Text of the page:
Often, when walking near Old Kent Road close to my home in Southwark, I have seen this peculiar sight.
Yes, it appears to be a tank. London is London though. Our glorious city contains a lot of weird shit. Is it a war memorial? I doubt it. Is it a decoration in a public park? Again, I doubt it. The land is overgrown and is fenced off, although the fence has long ceased to be effective. Is it an art project? Possibly. Certainly the paint and graffiti on the tank changes from time to time, but as to whether this is planned or simply something done by the nearby and bored, once again who knows? As to what type of tank it is, my knowledge of military hardware is sadly lacking.
Half the Samizdata commentariat (and certainly this blog’s glorious leader) is no doubt jumping up and down and saying “It’s a T-34, you idiot”. As it happens, I discovered this when looking at Google Maps yesterday. The tank is in fact shown on the map, at the intersection of Mandela Way and Page’s Walk in London SE1. (Places in the UK that were ruled by Labour local governments in the 1980s are full of streets, council buildings, and lord knows what else named after Nelson Mandela, as this was considered a good way to annoy Margaret Thatcher).
Curiouser and curiouser. A T-34 is a Soviet tank. What the hell is it doing on an overgrown piece of land in Southwark? Thankfully we have the internet, which tells us one of those stories that is probably not entirely true but should be. Reputedly a man named Russell Gray, the owner of the now overgrown block of land, wanted to build a house on it. This seems perfectly reasonable to me. Although the block is fairly small and a peculiar shape, it is certainly big enough for a small house. As the location is no more than a 15 minute commute to the financial jobs in the City of London, any house there would be of considerable value. However, when Mr Gray applied to Southwark Council for planning permission, it was denied. In frustration he submitted another planning application requesting permission to put a tank on the site. This was granted. He then obtained a surplus Soviet T-34 and this has been on the site ever since. Apparently the turret was originally pointed in the precise direction of of Southwark Council’s offices and the tank was given the nickname “Stompie” after an ANC activist murdered by thugs loyal to Winnie Mandela after they suspected him of being an informer to the apartheid South African government in 1988.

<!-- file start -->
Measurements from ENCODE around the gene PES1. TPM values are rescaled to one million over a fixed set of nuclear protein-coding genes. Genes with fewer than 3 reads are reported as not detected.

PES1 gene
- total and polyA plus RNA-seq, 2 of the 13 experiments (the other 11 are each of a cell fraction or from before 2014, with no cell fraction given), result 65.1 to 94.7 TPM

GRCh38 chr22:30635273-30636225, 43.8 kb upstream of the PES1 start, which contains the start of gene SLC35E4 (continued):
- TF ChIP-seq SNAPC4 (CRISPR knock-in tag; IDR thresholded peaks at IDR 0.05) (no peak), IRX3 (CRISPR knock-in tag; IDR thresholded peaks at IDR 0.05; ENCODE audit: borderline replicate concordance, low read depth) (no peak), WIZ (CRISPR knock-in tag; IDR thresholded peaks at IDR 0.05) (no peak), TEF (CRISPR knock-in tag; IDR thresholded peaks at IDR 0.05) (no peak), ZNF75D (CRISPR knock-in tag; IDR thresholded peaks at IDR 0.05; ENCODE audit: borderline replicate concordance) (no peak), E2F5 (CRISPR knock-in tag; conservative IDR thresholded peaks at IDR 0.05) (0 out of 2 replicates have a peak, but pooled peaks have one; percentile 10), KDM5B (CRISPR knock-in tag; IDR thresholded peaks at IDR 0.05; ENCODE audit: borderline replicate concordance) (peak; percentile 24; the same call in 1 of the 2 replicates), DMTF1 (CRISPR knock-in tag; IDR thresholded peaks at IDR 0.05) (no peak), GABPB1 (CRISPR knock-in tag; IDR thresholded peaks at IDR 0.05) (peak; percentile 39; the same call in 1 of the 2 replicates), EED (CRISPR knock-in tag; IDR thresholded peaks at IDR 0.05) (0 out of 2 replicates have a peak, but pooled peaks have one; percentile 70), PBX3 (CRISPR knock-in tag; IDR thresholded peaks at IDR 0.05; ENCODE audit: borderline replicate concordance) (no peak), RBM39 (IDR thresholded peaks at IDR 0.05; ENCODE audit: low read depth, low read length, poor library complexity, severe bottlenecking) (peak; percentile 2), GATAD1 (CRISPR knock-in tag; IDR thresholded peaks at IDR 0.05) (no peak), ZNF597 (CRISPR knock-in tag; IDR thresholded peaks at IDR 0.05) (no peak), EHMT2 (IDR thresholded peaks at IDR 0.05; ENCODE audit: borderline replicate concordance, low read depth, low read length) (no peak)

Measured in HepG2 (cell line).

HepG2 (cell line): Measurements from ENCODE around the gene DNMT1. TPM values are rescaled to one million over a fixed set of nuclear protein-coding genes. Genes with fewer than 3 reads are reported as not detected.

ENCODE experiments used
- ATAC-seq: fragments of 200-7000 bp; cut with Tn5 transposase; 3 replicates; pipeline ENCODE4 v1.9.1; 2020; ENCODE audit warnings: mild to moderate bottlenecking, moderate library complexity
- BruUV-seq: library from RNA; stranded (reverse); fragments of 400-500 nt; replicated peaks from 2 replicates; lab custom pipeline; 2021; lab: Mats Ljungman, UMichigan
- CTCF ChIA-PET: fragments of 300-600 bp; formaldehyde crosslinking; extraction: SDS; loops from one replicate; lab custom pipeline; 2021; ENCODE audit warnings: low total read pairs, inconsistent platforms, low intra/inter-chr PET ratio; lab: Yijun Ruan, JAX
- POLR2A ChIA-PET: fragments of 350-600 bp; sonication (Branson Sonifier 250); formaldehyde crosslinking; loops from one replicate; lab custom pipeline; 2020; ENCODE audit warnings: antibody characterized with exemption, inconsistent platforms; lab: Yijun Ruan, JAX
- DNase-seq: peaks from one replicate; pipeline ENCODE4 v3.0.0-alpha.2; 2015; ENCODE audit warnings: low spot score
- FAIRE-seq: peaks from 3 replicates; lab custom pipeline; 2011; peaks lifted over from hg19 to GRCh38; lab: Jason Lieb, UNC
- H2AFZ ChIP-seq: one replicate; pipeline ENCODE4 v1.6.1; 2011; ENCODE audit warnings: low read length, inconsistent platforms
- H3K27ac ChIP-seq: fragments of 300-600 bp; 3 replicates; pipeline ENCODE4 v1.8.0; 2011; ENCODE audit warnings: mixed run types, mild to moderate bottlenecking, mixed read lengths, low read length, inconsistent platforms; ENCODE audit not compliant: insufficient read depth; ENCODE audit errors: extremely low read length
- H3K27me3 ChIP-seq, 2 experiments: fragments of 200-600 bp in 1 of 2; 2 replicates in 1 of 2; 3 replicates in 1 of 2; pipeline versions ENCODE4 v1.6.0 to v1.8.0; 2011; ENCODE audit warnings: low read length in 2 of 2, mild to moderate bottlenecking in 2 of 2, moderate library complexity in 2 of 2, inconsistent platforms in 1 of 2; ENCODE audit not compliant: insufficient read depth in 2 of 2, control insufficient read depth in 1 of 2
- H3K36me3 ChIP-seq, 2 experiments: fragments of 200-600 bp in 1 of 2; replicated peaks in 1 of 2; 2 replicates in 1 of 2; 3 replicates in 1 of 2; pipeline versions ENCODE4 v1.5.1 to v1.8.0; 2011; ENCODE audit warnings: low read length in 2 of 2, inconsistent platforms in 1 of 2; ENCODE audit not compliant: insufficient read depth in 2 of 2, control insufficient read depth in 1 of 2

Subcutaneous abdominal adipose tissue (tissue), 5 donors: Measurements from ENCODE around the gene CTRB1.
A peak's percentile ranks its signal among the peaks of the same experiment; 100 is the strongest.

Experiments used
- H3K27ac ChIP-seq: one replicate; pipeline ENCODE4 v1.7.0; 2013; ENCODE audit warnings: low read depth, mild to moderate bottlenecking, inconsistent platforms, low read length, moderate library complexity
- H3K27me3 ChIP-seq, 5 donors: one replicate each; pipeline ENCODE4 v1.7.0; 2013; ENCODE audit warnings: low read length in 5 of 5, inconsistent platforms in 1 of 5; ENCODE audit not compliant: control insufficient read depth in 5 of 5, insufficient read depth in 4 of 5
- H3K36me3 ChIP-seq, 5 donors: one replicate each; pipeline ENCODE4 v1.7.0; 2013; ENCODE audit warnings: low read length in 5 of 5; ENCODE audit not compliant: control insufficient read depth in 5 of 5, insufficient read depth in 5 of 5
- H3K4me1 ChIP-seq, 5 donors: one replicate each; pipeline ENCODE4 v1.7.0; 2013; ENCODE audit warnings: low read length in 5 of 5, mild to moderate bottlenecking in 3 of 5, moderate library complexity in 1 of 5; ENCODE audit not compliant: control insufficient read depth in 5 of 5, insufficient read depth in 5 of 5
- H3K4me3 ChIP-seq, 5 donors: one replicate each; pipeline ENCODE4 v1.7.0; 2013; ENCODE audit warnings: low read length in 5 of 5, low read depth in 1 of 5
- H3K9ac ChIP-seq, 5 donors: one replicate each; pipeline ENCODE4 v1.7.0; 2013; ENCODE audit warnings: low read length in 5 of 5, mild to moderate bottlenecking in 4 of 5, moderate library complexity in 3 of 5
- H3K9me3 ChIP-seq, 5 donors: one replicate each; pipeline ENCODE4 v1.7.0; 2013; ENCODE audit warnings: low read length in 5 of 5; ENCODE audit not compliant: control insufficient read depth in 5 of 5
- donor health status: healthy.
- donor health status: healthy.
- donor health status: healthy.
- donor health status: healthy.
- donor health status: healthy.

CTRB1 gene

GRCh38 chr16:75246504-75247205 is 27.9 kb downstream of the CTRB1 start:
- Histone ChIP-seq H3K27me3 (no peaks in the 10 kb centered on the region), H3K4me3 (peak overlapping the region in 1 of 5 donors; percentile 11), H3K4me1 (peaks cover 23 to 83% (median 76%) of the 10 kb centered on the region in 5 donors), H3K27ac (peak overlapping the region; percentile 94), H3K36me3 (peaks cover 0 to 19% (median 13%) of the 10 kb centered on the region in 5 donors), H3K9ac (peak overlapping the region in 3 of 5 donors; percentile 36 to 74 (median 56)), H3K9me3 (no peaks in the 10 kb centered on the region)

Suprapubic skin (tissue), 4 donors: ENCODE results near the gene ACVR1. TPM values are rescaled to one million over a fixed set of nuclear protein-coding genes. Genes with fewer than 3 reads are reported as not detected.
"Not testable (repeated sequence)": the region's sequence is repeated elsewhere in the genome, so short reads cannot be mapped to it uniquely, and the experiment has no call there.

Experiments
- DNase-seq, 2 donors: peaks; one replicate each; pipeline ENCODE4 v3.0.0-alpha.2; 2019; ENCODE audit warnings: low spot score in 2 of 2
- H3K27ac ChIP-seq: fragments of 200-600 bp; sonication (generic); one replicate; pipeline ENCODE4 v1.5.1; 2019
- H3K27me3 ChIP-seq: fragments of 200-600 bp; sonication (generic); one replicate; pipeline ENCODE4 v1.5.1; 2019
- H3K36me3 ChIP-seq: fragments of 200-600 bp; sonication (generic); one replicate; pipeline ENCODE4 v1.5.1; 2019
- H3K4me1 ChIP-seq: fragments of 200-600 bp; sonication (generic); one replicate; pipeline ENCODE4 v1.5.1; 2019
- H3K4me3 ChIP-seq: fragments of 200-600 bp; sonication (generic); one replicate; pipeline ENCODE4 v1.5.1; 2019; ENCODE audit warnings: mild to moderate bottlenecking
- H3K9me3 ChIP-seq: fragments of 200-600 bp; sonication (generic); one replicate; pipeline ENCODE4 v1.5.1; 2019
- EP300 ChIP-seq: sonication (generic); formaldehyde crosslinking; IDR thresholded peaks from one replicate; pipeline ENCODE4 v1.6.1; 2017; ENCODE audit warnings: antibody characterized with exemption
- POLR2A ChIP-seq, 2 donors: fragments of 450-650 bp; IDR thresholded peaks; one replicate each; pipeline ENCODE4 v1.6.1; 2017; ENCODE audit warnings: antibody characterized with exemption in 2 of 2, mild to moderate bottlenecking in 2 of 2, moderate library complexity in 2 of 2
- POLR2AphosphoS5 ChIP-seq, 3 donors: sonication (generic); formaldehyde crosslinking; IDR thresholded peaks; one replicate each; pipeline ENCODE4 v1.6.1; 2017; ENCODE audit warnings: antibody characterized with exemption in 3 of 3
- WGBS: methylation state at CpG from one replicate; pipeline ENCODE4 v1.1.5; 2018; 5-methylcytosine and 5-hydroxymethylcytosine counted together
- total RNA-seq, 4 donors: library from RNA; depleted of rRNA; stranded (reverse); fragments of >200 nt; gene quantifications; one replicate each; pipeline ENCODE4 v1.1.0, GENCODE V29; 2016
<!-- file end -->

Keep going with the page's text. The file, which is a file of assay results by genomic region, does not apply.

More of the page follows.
Where does one obtain a surplus Soviet T-34, exactly? It was imported from Czechoslovakia as a prop in the 1995 film of Shakespeare’s Richard III, starring Ian McKellan and a large ensemble of Britain’s other finest actors. Prior to that it may or may not have been used by the Soviets in putting down the Prague Spring in 1968. In any event, Mr Gray was able to buy it cheaply after the film-makers had finished with it.
Er, come again? Didn’t Richard III die in 1485 before spending the next five hundred years beneath a car-park in Leicester? Were there a lot of T-34s involved in the Wars of the Roses?
Ah, this version was set in a fictionalised 1930s England. Soviet tanks that did not go into production until the 1940s were apparently a better fit in that world.
As I said, London contains some weird shit. I can’t imagine living anywhere else.